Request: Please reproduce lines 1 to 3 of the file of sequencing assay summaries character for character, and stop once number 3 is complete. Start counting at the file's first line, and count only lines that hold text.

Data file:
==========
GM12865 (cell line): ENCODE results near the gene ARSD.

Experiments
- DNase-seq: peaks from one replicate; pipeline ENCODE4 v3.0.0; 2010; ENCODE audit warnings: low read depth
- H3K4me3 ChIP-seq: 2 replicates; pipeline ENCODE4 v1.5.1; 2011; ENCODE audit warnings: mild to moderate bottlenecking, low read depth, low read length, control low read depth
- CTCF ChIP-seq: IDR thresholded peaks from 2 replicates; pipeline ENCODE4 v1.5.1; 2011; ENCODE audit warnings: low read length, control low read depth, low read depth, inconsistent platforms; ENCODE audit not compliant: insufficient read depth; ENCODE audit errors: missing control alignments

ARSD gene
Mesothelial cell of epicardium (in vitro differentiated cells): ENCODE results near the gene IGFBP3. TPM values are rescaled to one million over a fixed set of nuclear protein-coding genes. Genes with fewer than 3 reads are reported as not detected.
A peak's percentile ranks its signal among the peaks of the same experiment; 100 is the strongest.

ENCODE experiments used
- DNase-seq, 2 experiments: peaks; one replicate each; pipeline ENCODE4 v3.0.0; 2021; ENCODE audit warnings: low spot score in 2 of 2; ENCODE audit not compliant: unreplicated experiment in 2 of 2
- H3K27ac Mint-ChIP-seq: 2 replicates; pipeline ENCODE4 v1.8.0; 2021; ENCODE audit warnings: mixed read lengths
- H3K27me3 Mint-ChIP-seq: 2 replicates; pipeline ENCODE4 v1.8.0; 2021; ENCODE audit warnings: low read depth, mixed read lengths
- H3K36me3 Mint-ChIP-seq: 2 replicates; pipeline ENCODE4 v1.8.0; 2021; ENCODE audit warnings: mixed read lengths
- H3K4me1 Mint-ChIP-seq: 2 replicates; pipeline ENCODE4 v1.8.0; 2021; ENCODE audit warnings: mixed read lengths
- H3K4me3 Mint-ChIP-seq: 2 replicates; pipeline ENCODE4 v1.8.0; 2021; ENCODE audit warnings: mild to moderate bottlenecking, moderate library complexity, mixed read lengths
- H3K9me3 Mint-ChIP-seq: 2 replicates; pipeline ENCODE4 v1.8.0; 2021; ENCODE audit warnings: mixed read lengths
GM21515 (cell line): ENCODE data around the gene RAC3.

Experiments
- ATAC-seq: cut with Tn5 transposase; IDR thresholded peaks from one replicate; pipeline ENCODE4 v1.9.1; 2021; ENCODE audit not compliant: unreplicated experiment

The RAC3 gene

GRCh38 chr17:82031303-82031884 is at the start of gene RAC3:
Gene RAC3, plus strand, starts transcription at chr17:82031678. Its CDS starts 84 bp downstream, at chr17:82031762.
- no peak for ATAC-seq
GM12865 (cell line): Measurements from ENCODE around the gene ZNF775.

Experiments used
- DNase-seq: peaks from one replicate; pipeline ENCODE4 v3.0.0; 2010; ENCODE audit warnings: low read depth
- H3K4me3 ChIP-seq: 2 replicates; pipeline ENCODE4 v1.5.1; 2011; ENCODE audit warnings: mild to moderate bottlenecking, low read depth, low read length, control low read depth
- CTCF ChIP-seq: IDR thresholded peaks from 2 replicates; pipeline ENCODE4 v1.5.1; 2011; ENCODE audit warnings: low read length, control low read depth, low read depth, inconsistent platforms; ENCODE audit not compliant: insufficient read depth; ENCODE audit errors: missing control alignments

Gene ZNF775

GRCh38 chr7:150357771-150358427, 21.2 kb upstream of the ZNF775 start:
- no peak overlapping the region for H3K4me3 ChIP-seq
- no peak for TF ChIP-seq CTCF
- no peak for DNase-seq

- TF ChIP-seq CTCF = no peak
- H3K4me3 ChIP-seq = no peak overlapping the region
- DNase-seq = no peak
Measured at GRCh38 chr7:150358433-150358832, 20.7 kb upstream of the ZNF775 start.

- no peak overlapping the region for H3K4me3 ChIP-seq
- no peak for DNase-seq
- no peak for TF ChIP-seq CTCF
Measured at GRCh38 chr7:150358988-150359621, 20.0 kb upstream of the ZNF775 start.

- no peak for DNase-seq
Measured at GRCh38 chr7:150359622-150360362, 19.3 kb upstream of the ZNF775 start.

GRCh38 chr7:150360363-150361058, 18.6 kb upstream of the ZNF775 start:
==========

GM12865 (cell line): ENCODE results near the gene ARSD.

Experiments
- DNase-seq: peaks from one replicate; pipeline ENCODE4 v3.0.0; 2010; ENCODE audit warnings: low read depth